residence to discuss working and living conditions on tea estates.        BangladeshAs a Least Developed Country (LDC),
Bangladesh benefits from the most favorable regime available under the EU’s Generalized
Scheme of Preference (GSP), Bangladeshi goods export are exempted from normal
custom duties as follow:·     
Standard Reductionso  3.5% below normal
custom duty for sensitive productso  zero duties for no sensitive
productso  20% reduction in
duties for textile products ·     
Zero Duty for up to 7200 different products, under GSP+ scheme as long as it meets certain
criteria for good governance and sustainable development.EU is Bangladesh’s main
trading partner accounting for around 12% of Bangladesh’s total trade. From 2011
to 2015 Bangladesh’s export to increase from €10.8 billion to €17.6 billion. Bangladesh main export industry is textiles and clothing (primary
Ready-Made Garments) which comprises of 90% of the country total export to EURMG sector workers in Bangladesh
have protested against their low wages several times now. Their First protest
broke out in year 2006 after that there has been regular protests by these
workers. Which led the government to increase the minimum wage level. Many factories
in Bangladesh frequently undermine when it comes to workers health and safety
due to pressure from ordering companies to make tight deadlines due to which
management often pushes their workers in order to ensure that the order is
fulfilled.The situation becomes even
more adverse when it comes to female workers. The female workers
are put at a risk to different occupational health hazards such as work environment hazards, physical hazards
and mental hazards. The
work environment hazards comprise of long working hours, absence of paid leaves,
congested and overcrowded working environment, absence of health facilities and
safety measures, absence of staff utility’s, lack of access to safe drinking
water. On the other hand,
there are certain physical hazards which include exposures to toxic agents, difficult
postures and repetitive motion. Exposure to verbal, psychological, sexual
harassment and violence at these factories are some of the usual mental health
hazards. These hazards do not only affect the workers’ mental and physical wellbeing
but also the standard of work and productivity of employees.Musculoskeletal
disorder is also a major trouble for the textile workers. These complaints are
related to highly monotonous movements, repetitive hand and arm movements,
awkward postures in seated positions, prolonged working hours without sufficient
breaks and awfully designed work stations. These risk factors result in unfavourable
health outcomes of the workers such as musculoskeletal complaints of hands,
back, neck, lower limbs and shoulders.    The Generalized Scheme of Preference
was suspended in June 2013 in response to the collapse of Rana Plaza factory
complex which killed several workers and reason for this collapse was defined
as poor working conditions in factories. In July 2013, the EU took an initiative
of launching a Sustainability Compact for Bangladesh, which will run until 2018
with the aim of improving labor rights and factory safety in the ready-made
garment industry. The initiative brings together EU, Government of Bangladesh,
USA, and Canada-i.e. main markets of Bangladeshi RMG industry – as well as
International Labor Organization (ILO). The compact is based on three long and short-term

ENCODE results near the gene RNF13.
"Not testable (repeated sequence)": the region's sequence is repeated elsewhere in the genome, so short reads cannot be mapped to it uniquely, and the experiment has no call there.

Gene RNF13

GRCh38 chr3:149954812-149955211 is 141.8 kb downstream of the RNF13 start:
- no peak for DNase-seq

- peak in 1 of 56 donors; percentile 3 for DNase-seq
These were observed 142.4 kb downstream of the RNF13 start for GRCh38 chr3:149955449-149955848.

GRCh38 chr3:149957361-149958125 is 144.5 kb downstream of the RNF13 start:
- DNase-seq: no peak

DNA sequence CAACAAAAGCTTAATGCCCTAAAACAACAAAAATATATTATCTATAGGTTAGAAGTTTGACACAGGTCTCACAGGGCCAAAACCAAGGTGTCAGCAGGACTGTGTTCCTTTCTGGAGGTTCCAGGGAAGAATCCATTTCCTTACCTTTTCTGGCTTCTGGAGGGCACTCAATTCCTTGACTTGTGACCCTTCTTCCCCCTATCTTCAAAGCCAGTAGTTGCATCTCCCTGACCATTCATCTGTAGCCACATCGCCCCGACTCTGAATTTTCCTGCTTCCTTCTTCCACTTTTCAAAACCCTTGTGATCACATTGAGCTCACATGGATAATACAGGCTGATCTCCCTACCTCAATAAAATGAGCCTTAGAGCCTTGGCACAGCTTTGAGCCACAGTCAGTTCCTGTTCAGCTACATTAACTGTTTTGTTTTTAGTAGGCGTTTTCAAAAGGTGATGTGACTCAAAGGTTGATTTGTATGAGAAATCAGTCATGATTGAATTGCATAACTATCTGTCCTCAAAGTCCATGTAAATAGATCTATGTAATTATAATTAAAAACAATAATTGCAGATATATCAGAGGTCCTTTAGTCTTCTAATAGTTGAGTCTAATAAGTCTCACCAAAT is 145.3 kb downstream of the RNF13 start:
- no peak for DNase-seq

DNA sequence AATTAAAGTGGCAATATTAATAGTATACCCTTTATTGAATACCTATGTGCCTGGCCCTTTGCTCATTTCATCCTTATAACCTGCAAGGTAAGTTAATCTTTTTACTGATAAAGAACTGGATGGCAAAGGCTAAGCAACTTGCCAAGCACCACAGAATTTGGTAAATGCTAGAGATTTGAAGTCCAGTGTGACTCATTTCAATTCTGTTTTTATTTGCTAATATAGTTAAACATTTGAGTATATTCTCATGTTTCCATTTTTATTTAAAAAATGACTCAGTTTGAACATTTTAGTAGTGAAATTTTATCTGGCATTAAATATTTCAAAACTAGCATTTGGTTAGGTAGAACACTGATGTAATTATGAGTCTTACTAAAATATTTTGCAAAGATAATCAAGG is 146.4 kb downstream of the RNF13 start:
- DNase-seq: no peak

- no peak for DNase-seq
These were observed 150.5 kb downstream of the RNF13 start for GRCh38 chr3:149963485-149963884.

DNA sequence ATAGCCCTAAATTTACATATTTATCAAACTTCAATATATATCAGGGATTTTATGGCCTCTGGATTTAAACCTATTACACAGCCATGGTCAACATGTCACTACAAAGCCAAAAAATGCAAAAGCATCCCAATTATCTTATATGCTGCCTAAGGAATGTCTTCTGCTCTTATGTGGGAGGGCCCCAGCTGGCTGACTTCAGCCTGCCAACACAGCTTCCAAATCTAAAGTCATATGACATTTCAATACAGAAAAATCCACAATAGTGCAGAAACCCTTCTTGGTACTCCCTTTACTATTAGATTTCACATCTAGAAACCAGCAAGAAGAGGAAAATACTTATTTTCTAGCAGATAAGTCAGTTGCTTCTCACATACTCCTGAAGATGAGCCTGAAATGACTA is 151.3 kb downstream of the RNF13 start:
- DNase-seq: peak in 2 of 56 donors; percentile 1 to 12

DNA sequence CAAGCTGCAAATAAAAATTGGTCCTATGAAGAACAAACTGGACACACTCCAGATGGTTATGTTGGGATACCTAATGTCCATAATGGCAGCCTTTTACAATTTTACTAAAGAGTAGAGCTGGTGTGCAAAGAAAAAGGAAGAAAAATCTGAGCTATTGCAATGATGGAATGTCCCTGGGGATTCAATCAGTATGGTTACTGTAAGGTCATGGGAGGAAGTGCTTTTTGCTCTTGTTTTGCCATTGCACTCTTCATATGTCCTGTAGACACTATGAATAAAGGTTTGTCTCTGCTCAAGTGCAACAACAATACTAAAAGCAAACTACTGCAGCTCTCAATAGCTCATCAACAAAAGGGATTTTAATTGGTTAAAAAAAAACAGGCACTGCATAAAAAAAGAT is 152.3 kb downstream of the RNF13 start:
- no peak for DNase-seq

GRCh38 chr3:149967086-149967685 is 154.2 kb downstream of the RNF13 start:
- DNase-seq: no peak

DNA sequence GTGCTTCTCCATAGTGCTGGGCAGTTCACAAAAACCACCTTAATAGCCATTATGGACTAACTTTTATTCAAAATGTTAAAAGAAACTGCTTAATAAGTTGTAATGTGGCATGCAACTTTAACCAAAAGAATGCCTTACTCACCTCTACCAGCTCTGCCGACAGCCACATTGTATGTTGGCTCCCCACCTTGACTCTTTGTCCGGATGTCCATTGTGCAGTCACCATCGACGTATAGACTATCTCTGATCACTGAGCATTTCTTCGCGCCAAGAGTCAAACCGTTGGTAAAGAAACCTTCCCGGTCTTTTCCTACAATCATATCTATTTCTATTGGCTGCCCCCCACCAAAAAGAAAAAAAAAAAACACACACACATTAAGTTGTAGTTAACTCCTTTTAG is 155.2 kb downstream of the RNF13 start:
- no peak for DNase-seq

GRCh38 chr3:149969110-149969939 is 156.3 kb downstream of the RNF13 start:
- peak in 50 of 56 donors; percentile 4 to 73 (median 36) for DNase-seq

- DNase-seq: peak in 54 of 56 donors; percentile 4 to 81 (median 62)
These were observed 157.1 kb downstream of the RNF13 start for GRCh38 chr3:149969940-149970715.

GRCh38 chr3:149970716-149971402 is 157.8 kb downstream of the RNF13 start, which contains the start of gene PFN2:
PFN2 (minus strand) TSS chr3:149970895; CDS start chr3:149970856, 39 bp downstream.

Respect for labor rights·     
Responsible business conduct·     
Structural integrity of buildings and occupational safety
and health. The contract has led to tangible improvement in workplace safety, and
working conditions in the industry. A number of labour rights are better
protected in Bangladesh today than they were when the Rana Plaza tragedy
happened, though respect of workers’
rights remaining a pressing issue in Bangladesh. Investments by European
company in Bangladesh has led to development of several sectors in economy and
has offered many advantages like:·     
Creating new jobs and helping local skill base·     
Helping improve working conditions by introducing
policies like corporate social responsibility and responsible business conduct ·     
Bringing advance technologies, products, services and
business practices.·     
Raising the level of Bangladeshi products and helping them
compete in international market.·     
Diversifying Bangladesh’s economy, reducing its vulnerability
to shocks.  Prospect of garment sector in BangladeshApart of some problems, the
prospect to garment sector in Bangladesh is very promising. In 1980 there were
on bunch of factories employing few thousand people. currently there are around
4500 factories. The RMG sector contributes around 90% of total export earnings.

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The conditions of workers both
in Sri Lanka’s tea sector and Bangladesh’s ready-made garment sector have been worse
over past few decades. In the respective sectors of both the countries child laborers
is hugely employed and laborers of both the economies are under paid. There has
been a lot done to eradicate poor working conditions of laborers in Sri Lanka
and Bangladesh over past few years, but it is not enough.  For Sri Lanka’s tea sector, there are lot of
steps that have been taken in order to eradicate poverty and improve working
conditions of the tea laborers in the form Ethical Tea Partnership, Fairtrade,
Rainforest alliance and UTZ certified but it is still not enough as till date
tea laborers earn less than $10 a day while living on remote tea farms with no
access to proper sanitation facilities, cut out with rest of the world. And neither
the children on these farms have access proper education system. For Bangladesh
ready-made garment sector EU has launched a sustainability compact with the aim
to improve labor rights and factory safety in this industry but there is still
child employment practiced in RMG sector. RMG sector employ large number of
women laborers which are expose to verbal, psychological, sexual
harassment and violence in these factories. Above all the rich and poor gap in
the country has increased over years from 0.458 in 2010 to 0.483 in 2016
meaning that richer become richer and poor poorer during the period.